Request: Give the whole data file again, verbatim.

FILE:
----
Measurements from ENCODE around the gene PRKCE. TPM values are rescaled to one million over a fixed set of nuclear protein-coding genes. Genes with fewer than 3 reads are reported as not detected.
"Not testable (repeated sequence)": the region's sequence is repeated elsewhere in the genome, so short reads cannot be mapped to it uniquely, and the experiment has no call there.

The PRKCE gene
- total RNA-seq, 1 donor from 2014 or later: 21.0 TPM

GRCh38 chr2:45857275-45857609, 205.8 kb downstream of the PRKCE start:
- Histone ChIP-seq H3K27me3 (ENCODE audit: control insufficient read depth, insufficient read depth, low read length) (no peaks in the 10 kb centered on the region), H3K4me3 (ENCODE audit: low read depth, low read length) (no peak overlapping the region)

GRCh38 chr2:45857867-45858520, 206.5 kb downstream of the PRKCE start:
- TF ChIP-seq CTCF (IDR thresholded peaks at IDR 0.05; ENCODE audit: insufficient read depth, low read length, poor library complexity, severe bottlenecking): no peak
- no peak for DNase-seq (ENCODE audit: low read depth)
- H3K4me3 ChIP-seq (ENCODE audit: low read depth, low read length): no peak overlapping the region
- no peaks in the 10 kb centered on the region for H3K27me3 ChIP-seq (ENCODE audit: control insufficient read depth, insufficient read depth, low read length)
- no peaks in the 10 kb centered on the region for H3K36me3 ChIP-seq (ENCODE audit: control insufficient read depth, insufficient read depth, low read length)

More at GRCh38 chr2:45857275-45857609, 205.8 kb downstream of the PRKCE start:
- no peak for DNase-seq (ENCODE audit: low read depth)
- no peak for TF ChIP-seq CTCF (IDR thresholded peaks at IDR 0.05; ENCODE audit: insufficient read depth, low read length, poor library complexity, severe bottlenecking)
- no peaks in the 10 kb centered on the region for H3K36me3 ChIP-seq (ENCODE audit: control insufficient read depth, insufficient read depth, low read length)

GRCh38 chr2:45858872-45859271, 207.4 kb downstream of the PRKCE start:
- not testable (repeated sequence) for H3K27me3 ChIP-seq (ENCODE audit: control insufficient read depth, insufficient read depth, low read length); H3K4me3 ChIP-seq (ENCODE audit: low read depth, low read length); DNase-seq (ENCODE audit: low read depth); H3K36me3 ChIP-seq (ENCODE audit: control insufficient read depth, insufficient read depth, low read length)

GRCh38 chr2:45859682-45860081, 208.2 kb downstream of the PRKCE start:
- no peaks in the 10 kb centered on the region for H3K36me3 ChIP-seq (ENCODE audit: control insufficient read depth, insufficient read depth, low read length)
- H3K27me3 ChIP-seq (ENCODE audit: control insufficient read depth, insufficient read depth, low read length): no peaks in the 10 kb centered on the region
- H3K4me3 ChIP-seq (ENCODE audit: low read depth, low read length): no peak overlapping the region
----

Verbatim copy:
Measurements from ENCODE around the gene PRKCE. TPM values are rescaled to one million over a fixed set of nuclear protein-coding genes. Genes with fewer than 3 reads are reported as not detected.
"Not testable (repeated sequence)": the region's sequence is repeated elsewhere in the genome, so short reads cannot be mapped to it uniquely, and the experiment has no call there.

The PRKCE gene
- total RNA-seq, 1 donor from 2014 or later: 21.0 TPM

GRCh38 chr2:45857275-45857609, 205.8 kb downstream of the PRKCE start:
- Histone ChIP-seq H3K27me3 (ENCODE audit: control insufficient read depth, insufficient read depth, low read length) (no peaks in the 10 kb centered on the region), H3K4me3 (ENCODE audit: low read depth, low read length) (no peak overlapping the region)

GRCh38 chr2:45857867-45858520, 206.5 kb downstream of the PRKCE start:
- TF ChIP-seq CTCF (IDR thresholded peaks at IDR 0.05; ENCODE audit: insufficient read depth, low read length, poor library complexity, severe bottlenecking): no peak
- no peak for DNase-seq (ENCODE audit: low read depth)
- H3K4me3 ChIP-seq (ENCODE audit: low read depth, low read length): no peak overlapping the region
- no peaks in the 10 kb centered on the region for H3K27me3 ChIP-seq (ENCODE audit: control insufficient read depth, insufficient read depth, low read length)
- no peaks in the 10 kb centered on the region for H3K36me3 ChIP-seq (ENCODE audit: control insufficient read depth, insufficient read depth, low read length)

More at GRCh38 chr2:45857275-45857609, 205.8 kb downstream of the PRKCE start:
- no peak for DNase-seq (ENCODE audit: low read depth)
- no peak for TF ChIP-seq CTCF (IDR thresholded peaks at IDR 0.05; ENCODE audit: insufficient read depth, low read length, poor library complexity, severe bottlenecking)
- no peaks in the 10 kb centered on the region for H3K36me3 ChIP-seq (ENCODE audit: control insufficient read depth, insufficient read depth, low read length)

GRCh38 chr2:45858872-45859271, 207.4 kb downstream of the PRKCE start:
- not testable (repeated sequence) for H3K27me3 ChIP-seq (ENCODE audit: control insufficient read depth, insufficient read depth, low read length); H3K4me3 ChIP-seq (ENCODE audit: low read depth, low read length); DNase-seq (ENCODE audit: low read depth); H3K36me3 ChIP-seq (ENCODE audit: control insufficient read depth, insufficient read depth, low read length)

GRCh38 chr2:45859682-45860081, 208.2 kb downstream of the PRKCE start:
- no peaks in the 10 kb centered on the region for H3K36me3 ChIP-seq (ENCODE audit: control insufficient read depth, insufficient read depth, low read length)
- H3K27me3 ChIP-seq (ENCODE audit: control insufficient read depth, insufficient read depth, low read length): no peaks in the 10 kb centered on the region
- H3K4me3 ChIP-seq (ENCODE audit: low read depth, low read length): no peak overlapping the region